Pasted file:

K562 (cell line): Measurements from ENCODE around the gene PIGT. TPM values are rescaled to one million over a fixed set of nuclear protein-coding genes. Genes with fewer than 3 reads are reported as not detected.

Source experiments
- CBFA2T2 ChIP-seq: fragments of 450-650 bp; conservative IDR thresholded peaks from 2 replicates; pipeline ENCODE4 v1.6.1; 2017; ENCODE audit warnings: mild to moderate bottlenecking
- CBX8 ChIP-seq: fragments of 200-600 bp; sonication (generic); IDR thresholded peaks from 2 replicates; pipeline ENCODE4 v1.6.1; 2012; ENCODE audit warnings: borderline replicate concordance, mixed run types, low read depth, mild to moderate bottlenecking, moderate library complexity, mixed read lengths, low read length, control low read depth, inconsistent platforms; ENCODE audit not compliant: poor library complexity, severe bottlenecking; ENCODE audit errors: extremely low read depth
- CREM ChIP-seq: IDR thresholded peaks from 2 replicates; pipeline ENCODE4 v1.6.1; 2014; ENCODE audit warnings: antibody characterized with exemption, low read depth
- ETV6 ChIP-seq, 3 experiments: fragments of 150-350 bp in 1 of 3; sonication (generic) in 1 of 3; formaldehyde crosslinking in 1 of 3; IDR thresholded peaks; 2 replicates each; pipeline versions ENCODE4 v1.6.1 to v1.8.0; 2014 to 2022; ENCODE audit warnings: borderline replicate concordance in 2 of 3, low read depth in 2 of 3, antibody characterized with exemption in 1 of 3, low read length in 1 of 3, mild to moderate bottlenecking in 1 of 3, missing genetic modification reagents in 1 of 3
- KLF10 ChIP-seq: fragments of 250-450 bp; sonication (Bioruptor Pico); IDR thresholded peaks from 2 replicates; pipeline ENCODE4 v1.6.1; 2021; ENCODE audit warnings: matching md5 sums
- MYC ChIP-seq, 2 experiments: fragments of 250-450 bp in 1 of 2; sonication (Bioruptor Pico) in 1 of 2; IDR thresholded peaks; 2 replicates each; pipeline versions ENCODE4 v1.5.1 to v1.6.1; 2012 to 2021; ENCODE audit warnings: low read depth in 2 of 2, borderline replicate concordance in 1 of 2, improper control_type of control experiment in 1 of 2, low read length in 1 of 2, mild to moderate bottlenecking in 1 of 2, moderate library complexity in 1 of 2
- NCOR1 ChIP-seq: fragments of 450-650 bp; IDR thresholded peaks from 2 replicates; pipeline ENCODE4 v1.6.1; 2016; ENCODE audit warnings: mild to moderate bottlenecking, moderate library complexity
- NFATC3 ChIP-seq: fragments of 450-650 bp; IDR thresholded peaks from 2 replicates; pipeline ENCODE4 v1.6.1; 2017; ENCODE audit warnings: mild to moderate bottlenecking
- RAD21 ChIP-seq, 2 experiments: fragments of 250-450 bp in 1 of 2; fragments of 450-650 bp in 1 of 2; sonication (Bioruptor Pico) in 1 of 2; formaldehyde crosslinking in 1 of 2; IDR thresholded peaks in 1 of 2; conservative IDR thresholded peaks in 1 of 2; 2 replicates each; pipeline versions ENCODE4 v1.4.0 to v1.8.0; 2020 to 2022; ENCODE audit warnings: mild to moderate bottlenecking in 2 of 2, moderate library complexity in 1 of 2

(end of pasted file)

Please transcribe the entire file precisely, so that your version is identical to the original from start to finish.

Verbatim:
K562 (cell line): Measurements from ENCODE around the gene PIGT. TPM values are rescaled to one million over a fixed set of nuclear protein-coding genes. Genes with fewer than 3 reads are reported as not detected.

Source experiments
- CBFA2T2 ChIP-seq: fragments of 450-650 bp; conservative IDR thresholded peaks from 2 replicates; pipeline ENCODE4 v1.6.1; 2017; ENCODE audit warnings: mild to moderate bottlenecking
- CBX8 ChIP-seq: fragments of 200-600 bp; sonication (generic); IDR thresholded peaks from 2 replicates; pipeline ENCODE4 v1.6.1; 2012; ENCODE audit warnings: borderline replicate concordance, mixed run types, low read depth, mild to moderate bottlenecking, moderate library complexity, mixed read lengths, low read length, control low read depth, inconsistent platforms; ENCODE audit not compliant: poor library complexity, severe bottlenecking; ENCODE audit errors: extremely low read depth
- CREM ChIP-seq: IDR thresholded peaks from 2 replicates; pipeline ENCODE4 v1.6.1; 2014; ENCODE audit warnings: antibody characterized with exemption, low read depth
- ETV6 ChIP-seq, 3 experiments: fragments of 150-350 bp in 1 of 3; sonication (generic) in 1 of 3; formaldehyde crosslinking in 1 of 3; IDR thresholded peaks; 2 replicates each; pipeline versions ENCODE4 v1.6.1 to v1.8.0; 2014 to 2022; ENCODE audit warnings: borderline replicate concordance in 2 of 3, low read depth in 2 of 3, antibody characterized with exemption in 1 of 3, low read length in 1 of 3, mild to moderate bottlenecking in 1 of 3, missing genetic modification reagents in 1 of 3
- KLF10 ChIP-seq: fragments of 250-450 bp; sonication (Bioruptor Pico); IDR thresholded peaks from 2 replicates; pipeline ENCODE4 v1.6.1; 2021; ENCODE audit warnings: matching md5 sums
- MYC ChIP-seq, 2 experiments: fragments of 250-450 bp in 1 of 2; sonication (Bioruptor Pico) in 1 of 2; IDR thresholded peaks; 2 replicates each; pipeline versions ENCODE4 v1.5.1 to v1.6.1; 2012 to 2021; ENCODE audit warnings: low read depth in 2 of 2, borderline replicate concordance in 1 of 2, improper control_type of control experiment in 1 of 2, low read length in 1 of 2, mild to moderate bottlenecking in 1 of 2, moderate library complexity in 1 of 2
- NCOR1 ChIP-seq: fragments of 450-650 bp; IDR thresholded peaks from 2 replicates; pipeline ENCODE4 v1.6.1; 2016; ENCODE audit warnings: mild to moderate bottlenecking, moderate library complexity
- NFATC3 ChIP-seq: fragments of 450-650 bp; IDR thresholded peaks from 2 replicates; pipeline ENCODE4 v1.6.1; 2017; ENCODE audit warnings: mild to moderate bottlenecking
- RAD21 ChIP-seq, 2 experiments: fragments of 250-450 bp in 1 of 2; fragments of 450-650 bp in 1 of 2; sonication (Bioruptor Pico) in 1 of 2; formaldehyde crosslinking in 1 of 2; IDR thresholded peaks in 1 of 2; conservative IDR thresholded peaks in 1 of 2; 2 replicates each; pipeline versions ENCODE4 v1.4.0 to v1.8.0; 2020 to 2022; ENCODE audit warnings: mild to moderate bottlenecking in 2 of 2, moderate library complexity in 1 of 2